How to Create a Scheduler Job in Oracle 12c - dummies

How to Create a Scheduler Job in Oracle 12c

By Chris Ruel, Michael Wessler

The Oracle 12c Scheduler example here creates a simple job that runs a stored Programming Language/Structured Query Language (PL/SQL) procedure. The procedure selects a count of the number of users on the system and inserts that number into a table with a timestamp. It runs every five minutes.

Follow these steps to schedule a job for the first time:

  1. Log in to SQL*Plus as the SYS user.

  2. Give the intended job creator the ability to create jobs:

    <grant create job to hr;>

    You should see this:

    Grant succeeded.

    This example job is created and run by HR.

  3. Let HR see the V$SESSION table:

    <grant select on v_$session to hr;>

    You should see this:

    Grant succeeded.

    The _ in V_$SESSION isn’t a typo! V$SESSION is a synonym for V_$SESSION. For the grant to work, you have to give the view name.

  4. Log in to SQL*Plus as the job creator and make a table to hold the data:

    < create table user_count (
    number_of_users NUMBER(4),
    time_of_day   TIMESTAMP
    )
    TABLESPACE users;>

    You see this:

    Table created.
  5. Create a stored procedure:

    < CREATE OR REPLACE PROCEDURE insert_user_count AS
      v_user_count NUMBER(4);
    BEGIN
     SELECT count(*)
          INTO v_user_count
       FROM v$session
       WHERE username IS NOT NULL;
      INSERT INTO user_count
       VALUES (v_user_count, systimestamp);
      commit;
    END insert_user_count;
    / >

    The stored procedure gathers the number of users and inserts them into the table with a timestamp. You should see this:

    Procedure created.
  6. Create a program for the job:

    < BEGIN
    DBMS_SCHEDULER.CREATE_PROGRAM (
      program_name      => 'PROG_INSERT_USER_COUNT',
    program_action     => 'INSERT_USER_COUNT',
    program_type      => 'STORED_PROCEDURE');
    END;
    />

    You see this:

    PL/SQL procedure successfully completed.
  7. Enable the program:

    <exec dbms_scheduler.enable('PROG_INSERT_USER_COUNT')>

    You see this:

    PL/SQL procedure successfully completed.
  8. Create a schedule for the job to run:

    < BEGIN
    DBMS_SCHEDULER.CREATE_SCHEDULE (
     schedule_name   => 'my_weekend_5min_schedule',
     start_date    => SYSTIMESTAMP,
     repeat_interval  => 'FREQ=MINUTELY; INTERVAL=5; BYDAY=SAT,SUN',
     end_date     => SYSTIMESTAMP + INTERVAL '30' day,
     comments     => 'Every 5 minutes');
    END;
    />

    This example job runs every five minutes. You see this:

    PL/SQL procedure successfully completed.
  9. Create your job with the program and schedule you defined:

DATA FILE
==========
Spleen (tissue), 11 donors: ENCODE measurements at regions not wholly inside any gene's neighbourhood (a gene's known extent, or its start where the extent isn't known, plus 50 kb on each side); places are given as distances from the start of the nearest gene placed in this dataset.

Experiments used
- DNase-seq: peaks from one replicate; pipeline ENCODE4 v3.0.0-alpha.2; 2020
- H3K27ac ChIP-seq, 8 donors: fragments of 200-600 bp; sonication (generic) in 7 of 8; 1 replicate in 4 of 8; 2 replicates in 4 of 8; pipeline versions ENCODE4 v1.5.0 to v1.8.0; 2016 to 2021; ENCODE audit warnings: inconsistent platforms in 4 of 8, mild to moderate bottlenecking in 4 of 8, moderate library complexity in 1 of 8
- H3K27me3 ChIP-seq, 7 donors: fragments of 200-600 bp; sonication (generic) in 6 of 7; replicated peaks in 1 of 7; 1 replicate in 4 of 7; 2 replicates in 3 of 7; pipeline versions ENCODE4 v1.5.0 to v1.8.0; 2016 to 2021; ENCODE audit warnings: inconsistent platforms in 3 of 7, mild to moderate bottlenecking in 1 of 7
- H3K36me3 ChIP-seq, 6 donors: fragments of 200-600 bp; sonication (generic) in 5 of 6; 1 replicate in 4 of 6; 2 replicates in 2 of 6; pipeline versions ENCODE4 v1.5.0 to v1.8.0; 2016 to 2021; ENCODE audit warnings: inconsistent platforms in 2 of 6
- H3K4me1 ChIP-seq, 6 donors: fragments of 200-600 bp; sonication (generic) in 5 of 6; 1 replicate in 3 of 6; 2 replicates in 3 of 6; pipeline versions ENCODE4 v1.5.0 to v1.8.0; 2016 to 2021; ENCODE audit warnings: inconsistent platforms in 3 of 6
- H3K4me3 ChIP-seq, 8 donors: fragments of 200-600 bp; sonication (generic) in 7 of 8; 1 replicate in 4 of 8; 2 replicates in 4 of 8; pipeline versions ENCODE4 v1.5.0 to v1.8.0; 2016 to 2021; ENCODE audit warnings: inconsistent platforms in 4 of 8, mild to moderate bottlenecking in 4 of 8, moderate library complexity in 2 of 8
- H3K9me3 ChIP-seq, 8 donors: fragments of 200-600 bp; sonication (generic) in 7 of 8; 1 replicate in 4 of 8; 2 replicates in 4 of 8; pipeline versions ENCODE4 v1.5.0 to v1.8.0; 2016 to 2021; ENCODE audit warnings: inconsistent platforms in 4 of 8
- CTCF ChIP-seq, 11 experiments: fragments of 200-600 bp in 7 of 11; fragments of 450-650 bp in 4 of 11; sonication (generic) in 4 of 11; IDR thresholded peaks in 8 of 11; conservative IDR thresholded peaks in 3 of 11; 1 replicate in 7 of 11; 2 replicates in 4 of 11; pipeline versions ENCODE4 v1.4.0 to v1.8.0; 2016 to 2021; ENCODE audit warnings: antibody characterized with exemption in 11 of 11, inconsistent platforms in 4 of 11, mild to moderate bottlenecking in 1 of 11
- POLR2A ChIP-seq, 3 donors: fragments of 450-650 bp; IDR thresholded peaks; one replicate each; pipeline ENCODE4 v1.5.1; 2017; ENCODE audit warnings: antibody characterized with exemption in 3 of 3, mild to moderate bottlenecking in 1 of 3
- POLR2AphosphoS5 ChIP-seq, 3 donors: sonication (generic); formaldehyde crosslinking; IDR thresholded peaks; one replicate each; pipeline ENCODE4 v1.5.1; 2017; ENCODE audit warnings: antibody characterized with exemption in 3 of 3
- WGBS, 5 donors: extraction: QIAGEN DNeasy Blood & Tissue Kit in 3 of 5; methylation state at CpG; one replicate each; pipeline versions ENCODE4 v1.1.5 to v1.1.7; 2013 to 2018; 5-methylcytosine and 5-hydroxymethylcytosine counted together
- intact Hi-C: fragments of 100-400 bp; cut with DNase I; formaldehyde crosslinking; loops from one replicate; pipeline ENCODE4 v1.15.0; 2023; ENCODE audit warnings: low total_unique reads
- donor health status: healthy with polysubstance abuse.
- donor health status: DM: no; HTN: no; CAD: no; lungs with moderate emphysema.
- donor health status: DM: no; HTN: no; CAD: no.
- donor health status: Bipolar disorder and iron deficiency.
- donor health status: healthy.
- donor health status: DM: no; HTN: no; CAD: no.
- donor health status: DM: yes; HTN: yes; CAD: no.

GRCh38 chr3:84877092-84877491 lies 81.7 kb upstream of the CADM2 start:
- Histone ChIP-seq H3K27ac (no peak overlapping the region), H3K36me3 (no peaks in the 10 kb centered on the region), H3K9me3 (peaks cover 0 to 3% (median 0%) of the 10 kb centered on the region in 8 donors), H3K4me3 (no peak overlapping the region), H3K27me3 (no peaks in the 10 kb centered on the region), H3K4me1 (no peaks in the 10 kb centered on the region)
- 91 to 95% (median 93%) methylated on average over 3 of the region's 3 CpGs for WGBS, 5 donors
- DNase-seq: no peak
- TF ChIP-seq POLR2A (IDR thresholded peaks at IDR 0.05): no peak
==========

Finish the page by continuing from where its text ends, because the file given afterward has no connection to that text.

< BEGIN
    DBMS_SCHEDULER.CREATE_JOB (
      job_name     => 'my_user_count_job',
      program_name   => 'prog_insert_user_count',
      schedule_name   => 'my_weekend_5min_schedule');
    END;
    />

    You see this:

    PL/SQL procedure successfully completed.
  10. Enable your job so it runs within the defined schedule:

    < exec dbms_scheduler.enable('my_user_count_job’)>

    You see this:

    PL/SQL procedure successfully completed.

    The job runs at the specified start time (at SYSTIMESTAMP). If you choose a calendar date in the future, it doesn’t start until then.

  11. After the job’s been running for 17 minutes, type the following to see your USER_COUNT table:

    < select *
    from user_count;>

    You see this:

    NUMBER_OF_USERS TIME_OF_DAY
    --------------- ---------------------------------
           14 09-AUG-13 02.15.14.118495 PM
           14 09-AUG-13 02.00.14.137300 PM
           13 09-AUG-13 02.05.14.120116 PM
           13 09-AUG-13 02.10.14.120680 PM

When you have the job running, you can get details about the success or failure by querying the following views:

USER_SCHEDULER_JOB_RUN_DETAILS
USER_SCHEDULER_JOB_LOG

These views show information only about your jobs. To get information on the recent runs of our job, log in as the job creator and type

< select job_name, status, run_duration, cpu_used
from USER_SCHEDULER_JOB_RUN_DETAILS
where job_name = ‘MY_USER_COUNT_JOB’;>

You see this:

JOB_NAME       STATUS   RUN_DURATION  CPU_USED
-------------------- ---------- --------------- ------------------
MY_USER_COUNT_JOB  SUCCEEDED +000 00:00:00  +000 00:00:00.01
MY_USER_COUNT_JOB  SUCCEEDED +000 00:00:00  +000 00:00:00.01
MY_USER_COUNT_JOB  SUCCEEDED +000 00:00:00  +000 00:00:00.00
MY_USER_COUNT_JOB  SUCCEEDED +000 00:00:00  +000 00:00:00.01